The aforementioned needs are satisfied by the process of producing finely calibrated structures of the present invention. In one aspect, the present invention comprises a process of forming a structure having a finely calibrated thickness comprising forming a structure of a first precursor material of a first thickness on a substrate and then subsequently oxidizing the precursor structure such that the resulting structure has a selected thickness based upon the first thickness of the precursor material and the known expansion coefficient upon oxidation of the precursor material. In one embodiment, the finely calibrated structure is formed on a substrate by depositing silicon on the substrate, and then selectively ion implanting a region of the deposited silicon. Subsequently, the silicon is selectively etched so that the non-implanted silicon is removed and the ion implanted silicon is then oxidized to produce a silicon oxide structure of a desired thickness. In this way, a silicon oxide structure can be grown to within a tolerance of a desired thickness. In one embodiment, an etch is used to remove the non-implanted silicon where the etch is highly selective of the non-implanted silicon so that the etch thins the implanted silicon only to the tolerance value.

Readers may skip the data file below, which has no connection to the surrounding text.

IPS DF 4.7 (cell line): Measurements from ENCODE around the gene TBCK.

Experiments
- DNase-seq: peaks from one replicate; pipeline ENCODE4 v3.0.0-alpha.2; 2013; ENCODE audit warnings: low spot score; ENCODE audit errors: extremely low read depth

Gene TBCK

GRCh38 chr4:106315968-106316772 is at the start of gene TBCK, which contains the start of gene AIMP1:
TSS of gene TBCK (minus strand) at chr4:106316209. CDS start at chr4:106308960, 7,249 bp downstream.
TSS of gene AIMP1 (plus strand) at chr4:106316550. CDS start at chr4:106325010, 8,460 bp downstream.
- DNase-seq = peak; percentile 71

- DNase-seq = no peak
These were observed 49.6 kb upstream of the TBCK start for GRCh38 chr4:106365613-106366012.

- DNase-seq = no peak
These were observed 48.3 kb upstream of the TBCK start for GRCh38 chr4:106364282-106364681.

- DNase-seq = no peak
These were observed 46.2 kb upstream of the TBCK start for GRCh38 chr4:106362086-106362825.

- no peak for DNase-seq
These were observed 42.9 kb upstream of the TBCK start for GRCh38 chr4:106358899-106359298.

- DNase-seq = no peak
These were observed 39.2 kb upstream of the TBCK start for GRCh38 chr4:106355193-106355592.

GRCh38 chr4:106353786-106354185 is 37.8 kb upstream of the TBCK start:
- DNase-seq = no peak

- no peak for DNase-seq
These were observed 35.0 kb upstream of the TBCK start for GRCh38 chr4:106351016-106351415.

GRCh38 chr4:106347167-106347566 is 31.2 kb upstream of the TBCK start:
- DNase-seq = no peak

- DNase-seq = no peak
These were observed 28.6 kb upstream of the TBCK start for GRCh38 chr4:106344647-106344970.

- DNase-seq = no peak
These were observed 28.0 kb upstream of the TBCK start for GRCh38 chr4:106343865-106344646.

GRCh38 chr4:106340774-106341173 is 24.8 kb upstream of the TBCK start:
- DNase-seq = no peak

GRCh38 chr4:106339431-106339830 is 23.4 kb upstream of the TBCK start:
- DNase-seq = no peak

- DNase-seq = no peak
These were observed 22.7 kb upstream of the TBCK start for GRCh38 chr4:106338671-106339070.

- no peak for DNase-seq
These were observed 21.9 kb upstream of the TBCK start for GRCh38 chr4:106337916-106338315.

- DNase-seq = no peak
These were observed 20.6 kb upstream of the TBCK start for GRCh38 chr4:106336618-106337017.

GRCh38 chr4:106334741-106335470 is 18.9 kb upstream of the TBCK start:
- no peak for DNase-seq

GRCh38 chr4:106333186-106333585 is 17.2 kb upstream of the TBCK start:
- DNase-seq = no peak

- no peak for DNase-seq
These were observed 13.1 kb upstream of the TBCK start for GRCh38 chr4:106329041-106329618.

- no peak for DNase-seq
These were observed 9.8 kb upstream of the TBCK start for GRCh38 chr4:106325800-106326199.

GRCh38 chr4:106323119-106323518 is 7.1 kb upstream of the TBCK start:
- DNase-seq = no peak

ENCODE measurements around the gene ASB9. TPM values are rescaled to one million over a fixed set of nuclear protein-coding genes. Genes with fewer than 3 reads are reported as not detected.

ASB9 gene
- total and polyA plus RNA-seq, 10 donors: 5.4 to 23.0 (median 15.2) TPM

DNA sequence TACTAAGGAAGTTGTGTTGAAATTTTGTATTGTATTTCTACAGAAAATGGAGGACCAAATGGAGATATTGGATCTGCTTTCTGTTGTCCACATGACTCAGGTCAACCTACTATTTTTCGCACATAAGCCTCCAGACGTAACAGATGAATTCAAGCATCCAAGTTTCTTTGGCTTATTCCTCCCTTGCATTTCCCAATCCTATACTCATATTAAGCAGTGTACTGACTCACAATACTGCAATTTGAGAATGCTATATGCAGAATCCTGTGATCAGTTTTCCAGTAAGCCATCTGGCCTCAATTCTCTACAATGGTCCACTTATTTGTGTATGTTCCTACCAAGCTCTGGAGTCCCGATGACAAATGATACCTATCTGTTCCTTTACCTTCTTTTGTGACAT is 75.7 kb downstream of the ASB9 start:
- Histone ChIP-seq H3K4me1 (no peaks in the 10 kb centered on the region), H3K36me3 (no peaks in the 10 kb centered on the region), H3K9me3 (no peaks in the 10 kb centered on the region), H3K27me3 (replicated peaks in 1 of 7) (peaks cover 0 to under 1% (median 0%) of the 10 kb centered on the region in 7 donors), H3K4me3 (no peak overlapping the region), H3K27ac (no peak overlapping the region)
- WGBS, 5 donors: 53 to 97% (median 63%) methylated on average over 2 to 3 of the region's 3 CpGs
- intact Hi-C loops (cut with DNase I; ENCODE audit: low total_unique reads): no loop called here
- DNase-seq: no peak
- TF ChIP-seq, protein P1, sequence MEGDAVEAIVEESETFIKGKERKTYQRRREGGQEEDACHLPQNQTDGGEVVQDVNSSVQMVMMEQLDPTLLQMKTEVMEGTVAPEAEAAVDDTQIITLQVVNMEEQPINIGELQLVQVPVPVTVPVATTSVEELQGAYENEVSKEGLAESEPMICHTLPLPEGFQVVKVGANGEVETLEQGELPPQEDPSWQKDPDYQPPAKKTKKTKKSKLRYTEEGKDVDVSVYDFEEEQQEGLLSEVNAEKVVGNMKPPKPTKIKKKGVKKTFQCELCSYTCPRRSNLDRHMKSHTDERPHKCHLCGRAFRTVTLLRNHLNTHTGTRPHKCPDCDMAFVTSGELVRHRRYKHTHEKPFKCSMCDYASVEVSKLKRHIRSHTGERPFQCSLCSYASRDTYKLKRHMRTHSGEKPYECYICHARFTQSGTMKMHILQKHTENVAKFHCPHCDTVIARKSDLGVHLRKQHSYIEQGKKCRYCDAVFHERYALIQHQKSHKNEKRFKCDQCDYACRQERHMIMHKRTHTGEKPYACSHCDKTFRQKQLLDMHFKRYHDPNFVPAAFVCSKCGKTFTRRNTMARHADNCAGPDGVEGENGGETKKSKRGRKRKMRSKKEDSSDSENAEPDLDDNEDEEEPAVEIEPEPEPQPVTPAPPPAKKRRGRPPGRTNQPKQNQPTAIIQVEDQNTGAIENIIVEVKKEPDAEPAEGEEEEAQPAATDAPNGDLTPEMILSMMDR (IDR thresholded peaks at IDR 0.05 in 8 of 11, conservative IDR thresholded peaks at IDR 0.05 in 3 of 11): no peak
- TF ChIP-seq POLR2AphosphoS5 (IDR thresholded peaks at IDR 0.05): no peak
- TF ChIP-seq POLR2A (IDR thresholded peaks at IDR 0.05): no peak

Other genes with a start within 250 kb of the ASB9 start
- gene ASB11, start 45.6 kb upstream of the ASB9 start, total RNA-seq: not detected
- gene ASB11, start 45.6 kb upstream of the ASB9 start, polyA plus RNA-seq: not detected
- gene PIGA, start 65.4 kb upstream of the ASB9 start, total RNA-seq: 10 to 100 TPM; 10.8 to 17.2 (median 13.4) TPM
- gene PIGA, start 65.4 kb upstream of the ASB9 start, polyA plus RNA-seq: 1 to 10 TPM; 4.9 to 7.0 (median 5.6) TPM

In another aspect of the invention, a photoresist mask is provided. In this aspect of the invention, the photoresist mask is comprised of a light transmitting substrate and one or more layers of light masking material which is patterned so as to selectively allow light to transmit through the light masking materials into the light transmitting substrate and a light transmitting structure is positioned on the substrate so that light travelling through an opening in the masking material travels through the light transmitting structure. The light transmitting structure is formed to a thickness selected so that the light travelling through the light transmitting structure and emanating from the mask is a selected degree out of phase from light that is emanating from an adjacent opening in the mask. In one embodiment, the light transmitting phase shifting structure is formed so that the thickness is within less than or equal to approximately 1% of the wavelength of the light travelling through the mask.
The present invention provides both a process for growing a structure of a finely calibrated thickness and also a structure having a finely calibrated thickness that is particularly adaptable for use in the formation of microlithography phase shift masks. These and other objects and advantages of the present invention will become more fully apparent from the following description taken in conjunction with the accompanying drawings.
FIGS. 1A-1G are diagrammatic representations of a process of forming a silicon oxide structure having a finely calibrated thickness; and
FIG. 2 is a diagrammatic illustration of one embodiment of a phase shift microlithography mask having a silicon oxide structure formed to a finely calibrated thickness positioned on the mask to thereby achieve a desired phase shift of light traveling therethrough.